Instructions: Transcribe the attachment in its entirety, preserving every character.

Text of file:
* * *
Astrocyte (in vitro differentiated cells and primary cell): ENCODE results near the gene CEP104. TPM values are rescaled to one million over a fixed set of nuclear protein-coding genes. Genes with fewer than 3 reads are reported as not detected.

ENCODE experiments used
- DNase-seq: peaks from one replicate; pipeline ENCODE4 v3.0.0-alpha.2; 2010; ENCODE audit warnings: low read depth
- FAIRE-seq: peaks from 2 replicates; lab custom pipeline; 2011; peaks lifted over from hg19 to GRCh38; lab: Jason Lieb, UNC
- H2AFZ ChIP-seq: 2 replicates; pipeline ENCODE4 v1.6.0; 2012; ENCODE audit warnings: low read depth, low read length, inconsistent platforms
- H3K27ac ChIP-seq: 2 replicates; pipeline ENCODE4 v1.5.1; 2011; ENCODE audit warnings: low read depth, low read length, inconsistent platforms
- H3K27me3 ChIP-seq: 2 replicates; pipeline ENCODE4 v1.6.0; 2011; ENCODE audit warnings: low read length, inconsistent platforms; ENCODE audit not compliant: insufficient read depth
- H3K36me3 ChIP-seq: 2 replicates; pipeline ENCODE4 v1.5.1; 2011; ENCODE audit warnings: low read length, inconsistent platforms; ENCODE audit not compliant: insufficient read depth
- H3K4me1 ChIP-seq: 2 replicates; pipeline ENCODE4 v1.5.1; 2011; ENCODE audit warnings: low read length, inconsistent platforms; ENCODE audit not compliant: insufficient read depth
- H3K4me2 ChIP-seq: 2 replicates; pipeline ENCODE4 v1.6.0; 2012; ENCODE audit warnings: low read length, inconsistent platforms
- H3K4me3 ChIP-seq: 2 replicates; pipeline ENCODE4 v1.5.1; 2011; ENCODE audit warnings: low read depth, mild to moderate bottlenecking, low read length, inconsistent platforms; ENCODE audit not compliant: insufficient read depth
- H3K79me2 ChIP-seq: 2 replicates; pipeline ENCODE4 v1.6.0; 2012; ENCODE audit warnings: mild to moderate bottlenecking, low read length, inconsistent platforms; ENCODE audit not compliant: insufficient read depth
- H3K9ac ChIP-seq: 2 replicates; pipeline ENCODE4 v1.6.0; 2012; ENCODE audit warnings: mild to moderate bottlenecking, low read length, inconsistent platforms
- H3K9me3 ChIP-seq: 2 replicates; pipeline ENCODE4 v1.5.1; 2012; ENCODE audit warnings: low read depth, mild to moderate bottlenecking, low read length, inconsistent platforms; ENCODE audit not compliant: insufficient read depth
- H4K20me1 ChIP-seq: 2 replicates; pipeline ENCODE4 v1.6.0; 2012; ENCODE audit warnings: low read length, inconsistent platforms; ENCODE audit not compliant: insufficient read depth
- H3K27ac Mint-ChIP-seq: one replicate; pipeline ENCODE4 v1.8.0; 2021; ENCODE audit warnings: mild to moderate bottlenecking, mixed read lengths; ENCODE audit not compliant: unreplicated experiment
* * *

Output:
Astrocyte (in vitro differentiated cells and primary cell): ENCODE results near the gene CEP104. TPM values are rescaled to one million over a fixed set of nuclear protein-coding genes. Genes with fewer than 3 reads are reported as not detected.

ENCODE experiments used
- DNase-seq: peaks from one replicate; pipeline ENCODE4 v3.0.0-alpha.2; 2010; ENCODE audit warnings: low read depth
- FAIRE-seq: peaks from 2 replicates; lab custom pipeline; 2011; peaks lifted over from hg19 to GRCh38; lab: Jason Lieb, UNC
- H2AFZ ChIP-seq: 2 replicates; pipeline ENCODE4 v1.6.0; 2012; ENCODE audit warnings: low read depth, low read length, inconsistent platforms
- H3K27ac ChIP-seq: 2 replicates; pipeline ENCODE4 v1.5.1; 2011; ENCODE audit warnings: low read depth, low read length, inconsistent platforms
- H3K27me3 ChIP-seq: 2 replicates; pipeline ENCODE4 v1.6.0; 2011; ENCODE audit warnings: low read length, inconsistent platforms; ENCODE audit not compliant: insufficient read depth
- H3K36me3 ChIP-seq: 2 replicates; pipeline ENCODE4 v1.5.1; 2011; ENCODE audit warnings: low read length, inconsistent platforms; ENCODE audit not compliant: insufficient read depth
- H3K4me1 ChIP-seq: 2 replicates; pipeline ENCODE4 v1.5.1; 2011; ENCODE audit warnings: low read length, inconsistent platforms; ENCODE audit not compliant: insufficient read depth
- H3K4me2 ChIP-seq: 2 replicates; pipeline ENCODE4 v1.6.0; 2012; ENCODE audit warnings: low read length, inconsistent platforms
- H3K4me3 ChIP-seq: 2 replicates; pipeline ENCODE4 v1.5.1; 2011; ENCODE audit warnings: low read depth, mild to moderate bottlenecking, low read length, inconsistent platforms; ENCODE audit not compliant: insufficient read depth
- H3K79me2 ChIP-seq: 2 replicates; pipeline ENCODE4 v1.6.0; 2012; ENCODE audit warnings: mild to moderate bottlenecking, low read length, inconsistent platforms; ENCODE audit not compliant: insufficient read depth
- H3K9ac ChIP-seq: 2 replicates; pipeline ENCODE4 v1.6.0; 2012; ENCODE audit warnings: mild to moderate bottlenecking, low read length, inconsistent platforms
- H3K9me3 ChIP-seq: 2 replicates; pipeline ENCODE4 v1.5.1; 2012; ENCODE audit warnings: low read depth, mild to moderate bottlenecking, low read length, inconsistent platforms; ENCODE audit not compliant: insufficient read depth
- H4K20me1 ChIP-seq: 2 replicates; pipeline ENCODE4 v1.6.0; 2012; ENCODE audit warnings: low read length, inconsistent platforms; ENCODE audit not compliant: insufficient read depth
- H3K27ac Mint-ChIP-seq: one replicate; pipeline ENCODE4 v1.8.0; 2021; ENCODE audit warnings: mild to moderate bottlenecking, mixed read lengths; ENCODE audit not compliant: unreplicated experiment